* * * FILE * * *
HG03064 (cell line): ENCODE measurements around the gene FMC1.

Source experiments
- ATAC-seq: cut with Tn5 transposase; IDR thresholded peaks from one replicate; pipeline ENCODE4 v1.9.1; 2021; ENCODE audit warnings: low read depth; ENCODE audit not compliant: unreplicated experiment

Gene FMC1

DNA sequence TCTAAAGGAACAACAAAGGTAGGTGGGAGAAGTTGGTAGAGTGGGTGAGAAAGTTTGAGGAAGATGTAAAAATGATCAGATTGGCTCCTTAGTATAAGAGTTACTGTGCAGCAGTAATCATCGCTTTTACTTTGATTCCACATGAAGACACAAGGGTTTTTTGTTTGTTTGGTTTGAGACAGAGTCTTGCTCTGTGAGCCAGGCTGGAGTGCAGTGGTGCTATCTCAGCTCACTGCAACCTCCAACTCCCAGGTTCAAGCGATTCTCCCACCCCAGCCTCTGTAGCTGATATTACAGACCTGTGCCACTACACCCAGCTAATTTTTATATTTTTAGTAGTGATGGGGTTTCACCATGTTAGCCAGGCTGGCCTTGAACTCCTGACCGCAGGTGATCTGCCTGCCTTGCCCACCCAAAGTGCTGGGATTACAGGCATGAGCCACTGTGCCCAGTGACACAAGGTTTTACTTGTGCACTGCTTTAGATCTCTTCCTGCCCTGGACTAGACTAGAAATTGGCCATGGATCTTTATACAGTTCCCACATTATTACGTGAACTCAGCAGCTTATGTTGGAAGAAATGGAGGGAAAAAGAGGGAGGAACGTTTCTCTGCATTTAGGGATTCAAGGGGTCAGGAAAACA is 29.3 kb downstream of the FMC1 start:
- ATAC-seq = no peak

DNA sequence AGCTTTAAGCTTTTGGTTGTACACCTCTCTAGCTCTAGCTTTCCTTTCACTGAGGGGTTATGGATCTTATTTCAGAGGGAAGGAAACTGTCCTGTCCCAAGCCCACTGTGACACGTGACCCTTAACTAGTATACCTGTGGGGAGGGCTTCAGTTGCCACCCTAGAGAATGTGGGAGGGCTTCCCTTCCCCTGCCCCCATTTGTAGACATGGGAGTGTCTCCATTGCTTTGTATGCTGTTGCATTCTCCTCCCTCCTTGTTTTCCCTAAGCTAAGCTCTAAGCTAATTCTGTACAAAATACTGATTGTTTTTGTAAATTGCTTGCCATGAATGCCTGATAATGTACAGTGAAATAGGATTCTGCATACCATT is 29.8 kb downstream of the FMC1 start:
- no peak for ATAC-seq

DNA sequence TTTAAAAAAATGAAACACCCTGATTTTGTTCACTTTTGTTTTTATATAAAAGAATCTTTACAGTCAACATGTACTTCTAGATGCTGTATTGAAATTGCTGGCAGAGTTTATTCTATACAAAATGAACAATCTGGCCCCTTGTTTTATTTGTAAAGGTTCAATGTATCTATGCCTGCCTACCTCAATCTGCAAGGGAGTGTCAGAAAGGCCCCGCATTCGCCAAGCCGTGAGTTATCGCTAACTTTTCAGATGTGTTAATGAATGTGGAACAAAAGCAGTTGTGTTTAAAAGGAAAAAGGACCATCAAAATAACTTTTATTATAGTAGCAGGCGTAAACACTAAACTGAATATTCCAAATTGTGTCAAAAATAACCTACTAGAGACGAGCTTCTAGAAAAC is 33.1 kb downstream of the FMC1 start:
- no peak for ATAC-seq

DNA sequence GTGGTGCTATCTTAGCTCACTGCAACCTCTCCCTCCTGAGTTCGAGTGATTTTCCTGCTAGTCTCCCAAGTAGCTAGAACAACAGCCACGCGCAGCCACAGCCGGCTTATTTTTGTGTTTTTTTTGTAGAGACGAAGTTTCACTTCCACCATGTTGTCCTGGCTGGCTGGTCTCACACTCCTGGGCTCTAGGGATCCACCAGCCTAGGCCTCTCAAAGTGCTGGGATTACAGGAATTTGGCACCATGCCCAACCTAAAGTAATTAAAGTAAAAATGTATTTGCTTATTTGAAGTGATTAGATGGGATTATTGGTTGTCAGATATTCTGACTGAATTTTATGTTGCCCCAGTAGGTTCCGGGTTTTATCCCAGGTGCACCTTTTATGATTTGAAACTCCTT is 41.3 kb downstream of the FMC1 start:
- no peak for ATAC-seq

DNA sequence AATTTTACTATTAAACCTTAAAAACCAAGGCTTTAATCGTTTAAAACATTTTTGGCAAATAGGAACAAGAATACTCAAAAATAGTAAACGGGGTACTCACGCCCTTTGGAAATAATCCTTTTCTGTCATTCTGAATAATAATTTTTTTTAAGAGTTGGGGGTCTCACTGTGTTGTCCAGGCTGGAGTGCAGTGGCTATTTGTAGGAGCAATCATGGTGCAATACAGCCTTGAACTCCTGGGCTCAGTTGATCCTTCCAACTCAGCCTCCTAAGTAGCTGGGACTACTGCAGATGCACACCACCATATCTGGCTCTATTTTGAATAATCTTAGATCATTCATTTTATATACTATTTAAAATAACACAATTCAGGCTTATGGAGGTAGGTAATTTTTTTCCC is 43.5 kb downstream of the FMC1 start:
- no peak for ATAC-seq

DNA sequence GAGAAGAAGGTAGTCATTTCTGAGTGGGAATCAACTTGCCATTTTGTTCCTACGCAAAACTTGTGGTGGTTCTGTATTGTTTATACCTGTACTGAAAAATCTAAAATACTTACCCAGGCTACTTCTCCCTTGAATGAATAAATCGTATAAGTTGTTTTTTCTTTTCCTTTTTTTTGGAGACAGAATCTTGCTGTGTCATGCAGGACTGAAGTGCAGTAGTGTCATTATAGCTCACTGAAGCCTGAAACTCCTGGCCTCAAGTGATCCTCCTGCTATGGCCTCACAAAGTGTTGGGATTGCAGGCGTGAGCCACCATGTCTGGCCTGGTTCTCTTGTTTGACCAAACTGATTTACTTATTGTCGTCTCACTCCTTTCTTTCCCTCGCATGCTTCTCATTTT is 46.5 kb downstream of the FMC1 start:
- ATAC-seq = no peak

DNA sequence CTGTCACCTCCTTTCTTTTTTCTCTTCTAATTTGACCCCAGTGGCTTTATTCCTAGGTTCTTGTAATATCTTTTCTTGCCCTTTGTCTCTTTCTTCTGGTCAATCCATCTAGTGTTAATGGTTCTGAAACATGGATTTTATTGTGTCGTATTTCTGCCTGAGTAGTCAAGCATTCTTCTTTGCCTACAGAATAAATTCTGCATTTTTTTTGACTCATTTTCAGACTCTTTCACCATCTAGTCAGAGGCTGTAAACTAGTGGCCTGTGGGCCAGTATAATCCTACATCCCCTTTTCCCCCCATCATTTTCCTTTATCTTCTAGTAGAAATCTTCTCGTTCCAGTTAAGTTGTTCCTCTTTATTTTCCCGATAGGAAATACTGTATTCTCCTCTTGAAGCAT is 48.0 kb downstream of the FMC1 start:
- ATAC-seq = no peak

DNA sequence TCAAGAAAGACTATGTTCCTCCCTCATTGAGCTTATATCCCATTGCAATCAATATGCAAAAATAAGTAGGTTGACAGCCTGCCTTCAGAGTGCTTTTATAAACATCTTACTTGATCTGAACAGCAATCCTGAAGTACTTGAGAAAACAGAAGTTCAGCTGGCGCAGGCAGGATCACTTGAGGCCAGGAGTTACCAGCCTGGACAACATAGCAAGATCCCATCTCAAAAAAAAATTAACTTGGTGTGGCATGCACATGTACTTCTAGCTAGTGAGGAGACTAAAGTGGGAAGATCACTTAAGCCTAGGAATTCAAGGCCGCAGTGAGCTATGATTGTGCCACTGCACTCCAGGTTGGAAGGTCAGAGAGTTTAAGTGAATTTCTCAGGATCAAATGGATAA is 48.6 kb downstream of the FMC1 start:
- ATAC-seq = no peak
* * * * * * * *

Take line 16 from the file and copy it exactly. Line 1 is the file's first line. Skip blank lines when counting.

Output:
- ATAC-seq = no peak